Allen argued that Comcast refused to license his TV channels Cats.tv and Pets.tv because he is Black.

But the Supreme Court ruled on Monday that Allen failed to prove Comcast would have licensed his channels if he was not Black.

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"This is a vey bad day for our country," Allen told Yahoo Finance in a statement on Monday.

"Unfortunately, the Supreme Court has rendered a ruling that is harmful to the civil rights of millions of Americans."

Allen added: "We will continue our fight by going to Congress and the presidential candidates to revise the statute to overcome this decision by the United States Supreme Court, which significantly diminishes our civil rights."

In a separate statement, Comcast said it was pleased with the Supreme Court's decision.

"We are proud of our record on diversity and will not rest on this record. We will continue to look for ways to add even more innovative and diverse programming that appeals to our diverse viewership and continue our diversity and inclusion efforts across the company."

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The week is off to a good start for President Donald Trump who suffered political and personal setbacks last week. The U.S. Supreme Court on Monday blocked a NY Lower court order for Trump to release his tax returns to House Democrats in Congress.

Chief Justice John Roberts delayed the release of the tax returns while the Supreme Court considers Trump's appeal. The temporary stay will block the release of Trump's tax returns indefinitely.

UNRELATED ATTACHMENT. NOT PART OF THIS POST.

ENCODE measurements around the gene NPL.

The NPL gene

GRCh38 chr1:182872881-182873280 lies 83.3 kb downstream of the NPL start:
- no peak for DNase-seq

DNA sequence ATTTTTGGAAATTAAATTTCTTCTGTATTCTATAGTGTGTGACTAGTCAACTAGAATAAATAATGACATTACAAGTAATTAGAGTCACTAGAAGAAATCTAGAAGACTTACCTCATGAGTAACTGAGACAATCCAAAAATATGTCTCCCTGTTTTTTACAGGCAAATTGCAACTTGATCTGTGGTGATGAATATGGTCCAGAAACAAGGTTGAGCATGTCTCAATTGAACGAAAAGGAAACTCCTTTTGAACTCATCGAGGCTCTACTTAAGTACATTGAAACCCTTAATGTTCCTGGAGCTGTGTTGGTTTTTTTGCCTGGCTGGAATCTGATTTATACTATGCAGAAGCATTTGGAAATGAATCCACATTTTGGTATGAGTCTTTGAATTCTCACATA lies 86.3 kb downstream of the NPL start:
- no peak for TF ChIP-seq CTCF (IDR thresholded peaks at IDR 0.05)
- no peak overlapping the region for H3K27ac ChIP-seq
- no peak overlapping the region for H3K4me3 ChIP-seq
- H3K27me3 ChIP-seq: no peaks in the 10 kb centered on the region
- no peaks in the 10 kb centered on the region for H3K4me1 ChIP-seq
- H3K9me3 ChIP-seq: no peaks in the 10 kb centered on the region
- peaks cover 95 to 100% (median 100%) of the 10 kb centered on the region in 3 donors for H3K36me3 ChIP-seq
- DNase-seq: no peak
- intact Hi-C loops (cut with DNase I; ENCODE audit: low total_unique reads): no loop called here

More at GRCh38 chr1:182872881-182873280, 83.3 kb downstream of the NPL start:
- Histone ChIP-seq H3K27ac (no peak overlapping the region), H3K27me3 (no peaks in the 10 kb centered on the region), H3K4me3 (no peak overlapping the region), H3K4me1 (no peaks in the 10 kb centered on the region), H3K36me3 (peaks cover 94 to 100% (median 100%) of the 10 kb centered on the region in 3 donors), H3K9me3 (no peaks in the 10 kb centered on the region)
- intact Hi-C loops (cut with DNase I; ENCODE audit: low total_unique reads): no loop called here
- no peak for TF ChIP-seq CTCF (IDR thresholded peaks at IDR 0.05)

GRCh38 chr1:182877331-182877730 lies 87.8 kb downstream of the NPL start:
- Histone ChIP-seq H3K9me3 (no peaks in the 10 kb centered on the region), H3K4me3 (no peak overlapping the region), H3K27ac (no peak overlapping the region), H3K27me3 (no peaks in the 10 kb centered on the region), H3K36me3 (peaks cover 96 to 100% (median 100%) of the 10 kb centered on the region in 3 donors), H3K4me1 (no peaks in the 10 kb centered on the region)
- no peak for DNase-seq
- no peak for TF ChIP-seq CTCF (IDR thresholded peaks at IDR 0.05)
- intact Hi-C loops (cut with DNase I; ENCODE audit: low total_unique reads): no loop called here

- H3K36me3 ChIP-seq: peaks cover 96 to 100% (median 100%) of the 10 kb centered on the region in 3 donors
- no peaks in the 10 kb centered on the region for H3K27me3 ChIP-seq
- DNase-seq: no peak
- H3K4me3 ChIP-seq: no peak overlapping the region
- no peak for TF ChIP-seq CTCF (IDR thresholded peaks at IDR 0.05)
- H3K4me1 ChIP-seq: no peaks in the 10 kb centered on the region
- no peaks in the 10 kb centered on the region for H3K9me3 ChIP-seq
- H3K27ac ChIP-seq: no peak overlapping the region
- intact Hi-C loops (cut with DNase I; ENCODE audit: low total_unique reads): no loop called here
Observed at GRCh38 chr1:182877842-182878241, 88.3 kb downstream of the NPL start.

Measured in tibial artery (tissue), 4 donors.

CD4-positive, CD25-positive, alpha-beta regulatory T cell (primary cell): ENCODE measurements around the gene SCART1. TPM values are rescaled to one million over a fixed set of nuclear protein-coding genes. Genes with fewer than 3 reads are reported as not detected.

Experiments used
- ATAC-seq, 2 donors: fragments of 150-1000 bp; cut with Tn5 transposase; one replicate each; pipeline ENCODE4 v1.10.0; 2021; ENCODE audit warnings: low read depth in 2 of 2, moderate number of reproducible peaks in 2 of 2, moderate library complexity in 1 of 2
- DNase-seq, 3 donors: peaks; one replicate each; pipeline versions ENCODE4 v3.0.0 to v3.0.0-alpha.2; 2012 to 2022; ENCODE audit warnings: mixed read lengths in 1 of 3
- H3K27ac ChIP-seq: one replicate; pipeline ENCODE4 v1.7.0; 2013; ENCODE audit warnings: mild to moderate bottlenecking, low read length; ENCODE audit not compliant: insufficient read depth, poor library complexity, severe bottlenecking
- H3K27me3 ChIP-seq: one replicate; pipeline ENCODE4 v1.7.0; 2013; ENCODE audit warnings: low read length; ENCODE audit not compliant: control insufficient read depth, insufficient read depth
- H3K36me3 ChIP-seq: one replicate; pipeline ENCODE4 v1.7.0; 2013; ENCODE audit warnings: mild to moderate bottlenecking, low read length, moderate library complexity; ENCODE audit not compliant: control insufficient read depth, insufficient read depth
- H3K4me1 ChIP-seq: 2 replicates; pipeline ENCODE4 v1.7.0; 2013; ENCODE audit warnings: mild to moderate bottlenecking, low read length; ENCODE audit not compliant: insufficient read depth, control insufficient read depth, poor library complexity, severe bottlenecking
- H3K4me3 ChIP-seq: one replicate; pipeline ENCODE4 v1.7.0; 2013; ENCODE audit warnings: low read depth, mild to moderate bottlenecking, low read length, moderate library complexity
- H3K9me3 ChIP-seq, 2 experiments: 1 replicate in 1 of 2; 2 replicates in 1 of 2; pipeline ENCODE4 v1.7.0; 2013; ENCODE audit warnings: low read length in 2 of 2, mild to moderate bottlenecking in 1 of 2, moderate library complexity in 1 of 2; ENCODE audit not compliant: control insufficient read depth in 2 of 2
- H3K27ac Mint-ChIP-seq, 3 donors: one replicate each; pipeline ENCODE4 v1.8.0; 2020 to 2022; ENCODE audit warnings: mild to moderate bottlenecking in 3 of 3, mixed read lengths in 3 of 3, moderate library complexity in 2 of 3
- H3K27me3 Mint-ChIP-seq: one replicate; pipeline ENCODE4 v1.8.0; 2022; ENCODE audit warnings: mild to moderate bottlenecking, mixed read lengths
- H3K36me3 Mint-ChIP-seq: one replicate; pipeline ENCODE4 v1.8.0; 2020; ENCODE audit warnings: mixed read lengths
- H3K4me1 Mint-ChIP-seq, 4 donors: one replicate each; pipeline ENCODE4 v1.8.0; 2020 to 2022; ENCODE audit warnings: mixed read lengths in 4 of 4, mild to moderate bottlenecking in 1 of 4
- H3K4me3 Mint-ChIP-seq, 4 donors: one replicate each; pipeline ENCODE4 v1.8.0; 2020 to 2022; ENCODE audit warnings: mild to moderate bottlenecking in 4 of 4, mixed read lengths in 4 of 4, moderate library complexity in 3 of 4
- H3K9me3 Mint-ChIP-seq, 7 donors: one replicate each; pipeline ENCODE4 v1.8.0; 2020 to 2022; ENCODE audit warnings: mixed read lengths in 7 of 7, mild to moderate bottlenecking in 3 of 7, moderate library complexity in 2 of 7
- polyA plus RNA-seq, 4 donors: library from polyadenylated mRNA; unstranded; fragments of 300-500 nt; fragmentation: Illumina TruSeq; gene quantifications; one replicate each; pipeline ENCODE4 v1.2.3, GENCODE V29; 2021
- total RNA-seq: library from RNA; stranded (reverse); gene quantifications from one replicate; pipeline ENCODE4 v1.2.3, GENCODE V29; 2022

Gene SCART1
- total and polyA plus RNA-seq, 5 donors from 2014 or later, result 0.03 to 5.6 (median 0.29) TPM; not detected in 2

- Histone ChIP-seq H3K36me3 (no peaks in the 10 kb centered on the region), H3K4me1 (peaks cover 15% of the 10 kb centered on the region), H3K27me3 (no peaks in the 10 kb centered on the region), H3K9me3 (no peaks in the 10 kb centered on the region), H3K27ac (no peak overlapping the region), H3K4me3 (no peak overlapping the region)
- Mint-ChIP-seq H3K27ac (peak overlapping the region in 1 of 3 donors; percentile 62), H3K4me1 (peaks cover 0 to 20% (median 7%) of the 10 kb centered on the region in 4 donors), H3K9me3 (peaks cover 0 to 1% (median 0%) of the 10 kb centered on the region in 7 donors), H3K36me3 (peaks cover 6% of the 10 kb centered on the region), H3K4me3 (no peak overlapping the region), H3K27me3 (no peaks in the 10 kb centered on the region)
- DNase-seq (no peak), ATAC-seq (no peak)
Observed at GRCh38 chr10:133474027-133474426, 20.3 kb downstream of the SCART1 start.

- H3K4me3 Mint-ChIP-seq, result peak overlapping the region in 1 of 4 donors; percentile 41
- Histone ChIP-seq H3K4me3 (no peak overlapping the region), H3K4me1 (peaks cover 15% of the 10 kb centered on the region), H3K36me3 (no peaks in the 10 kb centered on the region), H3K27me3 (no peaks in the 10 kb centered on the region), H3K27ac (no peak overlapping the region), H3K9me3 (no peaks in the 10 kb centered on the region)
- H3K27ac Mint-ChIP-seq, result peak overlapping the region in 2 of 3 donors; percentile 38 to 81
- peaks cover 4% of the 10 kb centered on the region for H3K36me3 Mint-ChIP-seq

The Supreme Court is also considering a separate pending request from Manhattan District Attorney Cy Vance, who wants to review Trump’s tax returns over allegations that business records were falsified as part of a hush money payment to porn star Stormy Daniels.

A lower court in New York had ordered Trump's longtime accounting firm to turn over the president's financial records to the House Democrats who are in the process of impeaching the president.

Democrats have until Thursday, Nov. 21, to file a response to Chief Justice Roberts' order.

Trump suffered a political defeat after his candidate for governor of Louisiana lost to sitting Governor John Bel Edwards in a state that Trump carried by nearly 20 percentage points in 2016.

Trump had visited the state three times to stump for his candidate, including 48 hours before the gubernatorial election.

Twitter users taunted Trump for tweeting - and deleting - "Louisiana, 3 hours left, get out and vote for @EddieRispone for Governor. Lower taxes and much more!"